When President Trump's administration decided to lob missiles at an airstrip controlled by Bashar al-Assad's government in Syria, the debate it generated in America was almost entirely ideological. Did the president have legal authority to do this? Was this a shift from his campaign's promise of an America First foreign policy? Would the president win the support of centrists who have lobbied for a more vigorous U.S. role in the Syrian civil war?
Even though the Syrian conflict puts the U.S. in the position of beating up a client of Russia, a rival nuclear superpower, little of the commentary seemed to take up the idea that the United States was sliding toward danger.
But now that the eyes of foreign policy experts are shifting toward the Korean peninsula, ideology is no longer top of mind. Safety is. Western mandarins fear that a miscalculation could mean catastrophe for U.S. allies like South Korea and Japan, or even the U.S. itself.
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President Trump has said that if China will not do the work of leashing North Korea from testing more weapons and making more threats on its neighbors, than he will do it. Former Ambassador Chris Hill, who worked on North Korean issues in the 1990s, said that Trump was "trying to out-North Korean the North Koreans." U.S. ships sped toward the Korean peninsula, and Vice President Mike Pence warned, "North Korea would do well not to test his resolve or the strength of the armed forces of the United States in this region." Pence added ominously that the "era of strategic patience is over." On the other side, leaders in Pyongyang are warning their people that nuclear war could break out "any moment." The whole tone is of jittery panic and brinksmanship.
Obviously, Donald Trump — or any president — is perfectly capable of doing something irresponsible. But there are strong reasons to believe the Korean situation will not spiral out of control, and that America's president will act wisely and responsibly.
The primary reason isn't about Trump himself, but the incredible restraint and caution of South Korea, which is unlikely to change. U.S. allies in Seoul have accepted incredible provocation from the North Korean government but have avoided war. In the 1960s, when North Korea concluded that it could not foment enough domestic dissent in the South to destroy the rival government, it attempted an assassination of South Korea's president. In 1987, a North Korean spy blew up a South Korean airplane in an attempt to destabilize the South Korean government ahead of the Seoul Olympics. Seoul has long shown remarkable resolve in avoiding a wider conflict with its neighbor.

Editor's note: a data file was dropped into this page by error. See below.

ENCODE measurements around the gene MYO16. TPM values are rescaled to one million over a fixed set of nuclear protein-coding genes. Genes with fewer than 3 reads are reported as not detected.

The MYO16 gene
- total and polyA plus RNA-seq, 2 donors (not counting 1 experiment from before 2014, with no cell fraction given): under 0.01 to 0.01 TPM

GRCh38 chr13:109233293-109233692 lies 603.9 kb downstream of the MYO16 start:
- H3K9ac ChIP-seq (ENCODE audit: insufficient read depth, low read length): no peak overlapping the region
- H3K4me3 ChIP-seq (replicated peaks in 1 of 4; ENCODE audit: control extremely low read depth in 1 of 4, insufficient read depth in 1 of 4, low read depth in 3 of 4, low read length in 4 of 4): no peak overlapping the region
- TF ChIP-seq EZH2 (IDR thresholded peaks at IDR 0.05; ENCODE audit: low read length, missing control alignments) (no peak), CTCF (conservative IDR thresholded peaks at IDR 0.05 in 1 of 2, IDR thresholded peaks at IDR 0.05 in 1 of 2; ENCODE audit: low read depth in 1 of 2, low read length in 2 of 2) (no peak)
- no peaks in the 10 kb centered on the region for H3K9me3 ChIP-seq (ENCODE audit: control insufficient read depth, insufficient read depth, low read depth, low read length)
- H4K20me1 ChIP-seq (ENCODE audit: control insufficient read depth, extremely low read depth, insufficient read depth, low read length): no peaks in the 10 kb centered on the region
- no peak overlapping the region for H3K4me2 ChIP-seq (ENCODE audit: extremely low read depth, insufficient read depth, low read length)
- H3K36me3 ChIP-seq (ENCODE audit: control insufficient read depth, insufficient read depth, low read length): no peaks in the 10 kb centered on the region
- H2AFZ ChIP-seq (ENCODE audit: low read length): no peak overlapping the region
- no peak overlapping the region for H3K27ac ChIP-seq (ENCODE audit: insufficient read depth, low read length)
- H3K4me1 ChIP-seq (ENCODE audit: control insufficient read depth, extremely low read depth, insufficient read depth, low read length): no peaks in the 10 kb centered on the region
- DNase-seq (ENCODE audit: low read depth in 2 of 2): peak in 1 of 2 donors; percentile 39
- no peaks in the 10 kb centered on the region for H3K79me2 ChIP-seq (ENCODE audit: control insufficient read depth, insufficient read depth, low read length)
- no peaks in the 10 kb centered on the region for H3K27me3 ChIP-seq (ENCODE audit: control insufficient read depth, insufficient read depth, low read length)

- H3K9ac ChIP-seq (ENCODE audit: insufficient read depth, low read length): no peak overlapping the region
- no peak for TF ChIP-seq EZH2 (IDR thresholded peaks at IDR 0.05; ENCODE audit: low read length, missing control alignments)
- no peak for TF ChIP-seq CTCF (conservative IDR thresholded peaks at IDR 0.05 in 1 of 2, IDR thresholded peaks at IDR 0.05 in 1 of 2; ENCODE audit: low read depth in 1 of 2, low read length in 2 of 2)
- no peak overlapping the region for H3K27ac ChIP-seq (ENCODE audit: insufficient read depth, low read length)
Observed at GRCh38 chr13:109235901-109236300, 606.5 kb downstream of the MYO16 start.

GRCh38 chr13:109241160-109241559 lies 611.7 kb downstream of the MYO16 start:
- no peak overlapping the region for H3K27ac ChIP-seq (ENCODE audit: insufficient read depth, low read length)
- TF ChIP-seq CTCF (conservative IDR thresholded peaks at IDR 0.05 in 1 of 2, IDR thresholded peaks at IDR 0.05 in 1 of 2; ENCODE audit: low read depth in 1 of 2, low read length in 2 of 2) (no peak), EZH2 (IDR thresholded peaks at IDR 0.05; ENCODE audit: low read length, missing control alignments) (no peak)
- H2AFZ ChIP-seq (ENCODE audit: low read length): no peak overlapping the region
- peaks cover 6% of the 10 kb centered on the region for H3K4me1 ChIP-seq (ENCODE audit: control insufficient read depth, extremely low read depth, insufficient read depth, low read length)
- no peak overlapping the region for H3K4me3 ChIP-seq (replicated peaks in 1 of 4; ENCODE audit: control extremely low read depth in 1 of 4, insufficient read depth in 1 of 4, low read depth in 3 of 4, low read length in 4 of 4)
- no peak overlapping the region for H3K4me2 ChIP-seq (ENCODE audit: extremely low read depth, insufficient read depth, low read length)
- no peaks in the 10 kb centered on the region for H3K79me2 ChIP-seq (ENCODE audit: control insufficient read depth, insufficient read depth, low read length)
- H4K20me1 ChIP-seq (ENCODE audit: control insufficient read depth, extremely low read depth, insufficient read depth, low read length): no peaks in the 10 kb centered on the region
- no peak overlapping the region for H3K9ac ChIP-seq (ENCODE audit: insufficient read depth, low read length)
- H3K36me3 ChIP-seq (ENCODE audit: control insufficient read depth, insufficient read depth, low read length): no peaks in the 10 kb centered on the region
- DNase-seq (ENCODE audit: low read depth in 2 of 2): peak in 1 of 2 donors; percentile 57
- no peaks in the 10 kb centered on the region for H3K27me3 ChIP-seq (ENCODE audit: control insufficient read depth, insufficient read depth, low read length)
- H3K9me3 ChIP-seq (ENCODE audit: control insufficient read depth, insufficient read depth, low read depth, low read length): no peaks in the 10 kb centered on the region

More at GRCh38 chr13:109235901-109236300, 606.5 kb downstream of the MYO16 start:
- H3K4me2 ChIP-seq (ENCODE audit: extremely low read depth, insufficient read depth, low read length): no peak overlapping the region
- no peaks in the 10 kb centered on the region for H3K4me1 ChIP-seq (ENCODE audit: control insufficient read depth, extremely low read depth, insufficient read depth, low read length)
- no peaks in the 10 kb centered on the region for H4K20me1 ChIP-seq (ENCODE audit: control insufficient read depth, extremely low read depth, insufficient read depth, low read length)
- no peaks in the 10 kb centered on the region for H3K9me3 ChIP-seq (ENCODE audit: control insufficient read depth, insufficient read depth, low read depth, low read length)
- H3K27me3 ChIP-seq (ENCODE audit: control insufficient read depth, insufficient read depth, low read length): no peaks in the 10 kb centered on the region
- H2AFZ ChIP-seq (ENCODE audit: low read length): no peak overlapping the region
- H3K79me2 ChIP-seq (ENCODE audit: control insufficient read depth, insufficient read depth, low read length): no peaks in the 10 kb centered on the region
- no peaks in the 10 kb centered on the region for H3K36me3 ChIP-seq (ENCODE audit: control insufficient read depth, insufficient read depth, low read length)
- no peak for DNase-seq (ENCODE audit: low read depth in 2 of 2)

This strategy of keeping peace even at a high cost has some long-term risks, but South Koreans have benefited from it for decades. Even if a U.S. president is feeling emboldened against North Korea's regime, he is unlikely to get approval and support from South Korea for doing so. And no one will advise the president to do something in the Korean peninsula against the wishes of an ally that otherwise shares some of the costs and burdens of U.S. policy.
In fact, no player in the region wants to see a major change from the status quo, even if it means putting up with obnoxious and provocative weapons tests, and hysterical rhetoric from the regime in Pyongyang. After all, the internal collapse of the North Korean government is the biggest danger to the region. Refugees from North Korea could quickly overwhelm South Korean society's ability to assimilate them. And the amount of disorder could quickly cause China to take a larger leading role in creating and maintaining a transitional government in Pyongyang. No one wants this.
The North Korean government's one real card is that it could potentially inflict massive damage on South Korea or Japan, even if the United States launched a quick and decisive attack meant to decapitate its government. But the explosive failure of its recent weapons test is a good reminder that North Korea's military capabilities are very difficult to judge and easy to exaggerate.
Trump may talk tough in the coming weeks, but the likeliest near-term result is not catastrophic war, or even a miscalculation that leads to crisis. At least not on the part of America and its regional allies. Japan, South Korea, China, and Trump's closest advisers will inform America's president of the limited upsides and substantial risks of a military engagement with Pyongyang. And the likeliest result of the rising tensions is the opening of new regional talks.
The world has been living with a brutal, hysterical regime in North Korea for decades. And it is resolving itself to continue living even if that regime has nuclear weapons.
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